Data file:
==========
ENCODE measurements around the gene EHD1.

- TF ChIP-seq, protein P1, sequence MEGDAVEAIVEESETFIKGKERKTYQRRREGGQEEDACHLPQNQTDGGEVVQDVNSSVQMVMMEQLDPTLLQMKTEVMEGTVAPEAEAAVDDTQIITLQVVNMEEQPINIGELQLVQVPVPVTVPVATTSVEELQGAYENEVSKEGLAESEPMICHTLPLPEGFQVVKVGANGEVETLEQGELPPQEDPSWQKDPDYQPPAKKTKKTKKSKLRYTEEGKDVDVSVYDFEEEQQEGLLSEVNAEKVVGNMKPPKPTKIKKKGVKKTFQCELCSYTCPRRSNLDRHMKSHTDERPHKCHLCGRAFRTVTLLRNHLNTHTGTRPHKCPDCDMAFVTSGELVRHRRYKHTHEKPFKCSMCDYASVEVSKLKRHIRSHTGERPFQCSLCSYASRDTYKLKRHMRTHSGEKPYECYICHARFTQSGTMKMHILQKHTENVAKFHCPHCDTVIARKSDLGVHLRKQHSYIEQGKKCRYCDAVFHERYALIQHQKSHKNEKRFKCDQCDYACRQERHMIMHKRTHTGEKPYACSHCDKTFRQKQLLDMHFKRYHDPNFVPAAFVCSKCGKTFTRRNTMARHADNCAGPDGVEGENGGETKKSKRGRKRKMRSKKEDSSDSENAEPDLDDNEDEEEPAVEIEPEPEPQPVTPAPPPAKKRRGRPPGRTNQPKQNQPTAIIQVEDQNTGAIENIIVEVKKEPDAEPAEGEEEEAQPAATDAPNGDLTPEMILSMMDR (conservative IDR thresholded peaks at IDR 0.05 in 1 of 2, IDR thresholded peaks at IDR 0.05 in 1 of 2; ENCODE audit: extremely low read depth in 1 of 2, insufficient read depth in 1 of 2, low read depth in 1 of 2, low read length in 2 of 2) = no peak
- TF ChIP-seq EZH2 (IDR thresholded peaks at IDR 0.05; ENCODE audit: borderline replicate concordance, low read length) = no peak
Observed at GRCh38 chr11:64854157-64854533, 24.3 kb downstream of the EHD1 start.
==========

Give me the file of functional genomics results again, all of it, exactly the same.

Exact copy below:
ENCODE measurements around the gene EHD1.

- TF ChIP-seq, protein P1, sequence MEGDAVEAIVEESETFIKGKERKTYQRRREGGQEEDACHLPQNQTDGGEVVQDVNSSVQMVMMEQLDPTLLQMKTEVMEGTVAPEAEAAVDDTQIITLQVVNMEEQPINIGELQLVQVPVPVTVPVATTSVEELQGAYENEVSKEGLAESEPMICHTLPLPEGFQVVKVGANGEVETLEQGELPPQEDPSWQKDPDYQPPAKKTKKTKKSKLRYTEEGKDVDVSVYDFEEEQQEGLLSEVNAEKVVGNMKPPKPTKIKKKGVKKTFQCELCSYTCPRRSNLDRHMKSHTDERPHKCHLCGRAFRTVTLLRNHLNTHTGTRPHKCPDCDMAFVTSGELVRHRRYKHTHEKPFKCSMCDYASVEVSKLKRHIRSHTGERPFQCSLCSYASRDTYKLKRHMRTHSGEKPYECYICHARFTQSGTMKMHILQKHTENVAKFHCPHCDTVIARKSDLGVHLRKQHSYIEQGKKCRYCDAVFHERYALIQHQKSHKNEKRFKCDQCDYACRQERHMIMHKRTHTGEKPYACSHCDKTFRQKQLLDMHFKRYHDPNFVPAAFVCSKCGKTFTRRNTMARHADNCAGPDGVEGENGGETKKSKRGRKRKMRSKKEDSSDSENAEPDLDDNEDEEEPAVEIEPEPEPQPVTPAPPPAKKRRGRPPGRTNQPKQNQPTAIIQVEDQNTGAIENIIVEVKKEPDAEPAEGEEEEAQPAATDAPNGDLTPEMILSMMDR (conservative IDR thresholded peaks at IDR 0.05 in 1 of 2, IDR thresholded peaks at IDR 0.05 in 1 of 2; ENCODE audit: extremely low read depth in 1 of 2, insufficient read depth in 1 of 2, low read depth in 1 of 2, low read length in 2 of 2) = no peak
- TF ChIP-seq EZH2 (IDR thresholded peaks at IDR 0.05; ENCODE audit: borderline replicate concordance, low read length) = no peak
Observed at GRCh38 chr11:64854157-64854533, 24.3 kb downstream of the EHD1 start.